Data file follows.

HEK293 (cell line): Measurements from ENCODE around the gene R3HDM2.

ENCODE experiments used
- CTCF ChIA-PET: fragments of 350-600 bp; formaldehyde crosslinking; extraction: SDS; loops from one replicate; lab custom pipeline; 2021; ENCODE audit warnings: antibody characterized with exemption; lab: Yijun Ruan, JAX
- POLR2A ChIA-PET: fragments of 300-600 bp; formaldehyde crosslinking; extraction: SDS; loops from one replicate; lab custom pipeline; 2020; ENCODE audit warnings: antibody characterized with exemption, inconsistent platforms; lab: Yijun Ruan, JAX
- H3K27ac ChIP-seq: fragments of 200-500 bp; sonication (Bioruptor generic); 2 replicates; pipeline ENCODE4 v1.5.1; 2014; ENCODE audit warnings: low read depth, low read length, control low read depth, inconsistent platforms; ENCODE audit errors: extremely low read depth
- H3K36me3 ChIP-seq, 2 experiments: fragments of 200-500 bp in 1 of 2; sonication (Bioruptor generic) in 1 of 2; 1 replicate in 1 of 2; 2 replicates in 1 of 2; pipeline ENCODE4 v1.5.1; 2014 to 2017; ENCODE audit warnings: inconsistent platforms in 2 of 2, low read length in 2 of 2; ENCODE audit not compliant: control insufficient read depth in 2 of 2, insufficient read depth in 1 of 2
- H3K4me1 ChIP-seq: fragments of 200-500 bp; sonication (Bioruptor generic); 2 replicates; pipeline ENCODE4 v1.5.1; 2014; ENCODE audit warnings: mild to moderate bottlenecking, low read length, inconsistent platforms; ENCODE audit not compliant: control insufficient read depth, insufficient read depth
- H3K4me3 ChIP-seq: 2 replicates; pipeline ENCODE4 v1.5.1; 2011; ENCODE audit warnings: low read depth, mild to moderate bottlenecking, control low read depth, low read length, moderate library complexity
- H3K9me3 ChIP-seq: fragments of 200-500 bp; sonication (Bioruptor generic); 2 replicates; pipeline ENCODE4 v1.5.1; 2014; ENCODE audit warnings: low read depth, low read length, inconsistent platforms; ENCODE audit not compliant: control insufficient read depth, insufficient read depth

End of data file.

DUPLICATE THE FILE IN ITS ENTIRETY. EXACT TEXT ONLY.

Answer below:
HEK293 (cell line): Measurements from ENCODE around the gene R3HDM2.

ENCODE experiments used
- CTCF ChIA-PET: fragments of 350-600 bp; formaldehyde crosslinking; extraction: SDS; loops from one replicate; lab custom pipeline; 2021; ENCODE audit warnings: antibody characterized with exemption; lab: Yijun Ruan, JAX
- POLR2A ChIA-PET: fragments of 300-600 bp; formaldehyde crosslinking; extraction: SDS; loops from one replicate; lab custom pipeline; 2020; ENCODE audit warnings: antibody characterized with exemption, inconsistent platforms; lab: Yijun Ruan, JAX
- H3K27ac ChIP-seq: fragments of 200-500 bp; sonication (Bioruptor generic); 2 replicates; pipeline ENCODE4 v1.5.1; 2014; ENCODE audit warnings: low read depth, low read length, control low read depth, inconsistent platforms; ENCODE audit errors: extremely low read depth
- H3K36me3 ChIP-seq, 2 experiments: fragments of 200-500 bp in 1 of 2; sonication (Bioruptor generic) in 1 of 2; 1 replicate in 1 of 2; 2 replicates in 1 of 2; pipeline ENCODE4 v1.5.1; 2014 to 2017; ENCODE audit warnings: inconsistent platforms in 2 of 2, low read length in 2 of 2; ENCODE audit not compliant: control insufficient read depth in 2 of 2, insufficient read depth in 1 of 2
- H3K4me1 ChIP-seq: fragments of 200-500 bp; sonication (Bioruptor generic); 2 replicates; pipeline ENCODE4 v1.5.1; 2014; ENCODE audit warnings: mild to moderate bottlenecking, low read length, inconsistent platforms; ENCODE audit not compliant: control insufficient read depth, insufficient read depth
- H3K4me3 ChIP-seq: 2 replicates; pipeline ENCODE4 v1.5.1; 2011; ENCODE audit warnings: low read depth, mild to moderate bottlenecking, control low read depth, low read length, moderate library complexity
- H3K9me3 ChIP-seq: fragments of 200-500 bp; sonication (Bioruptor generic); 2 replicates; pipeline ENCODE4 v1.5.1; 2014; ENCODE audit warnings: low read depth, low read length, inconsistent platforms; ENCODE audit not compliant: control insufficient read depth, insufficient read depth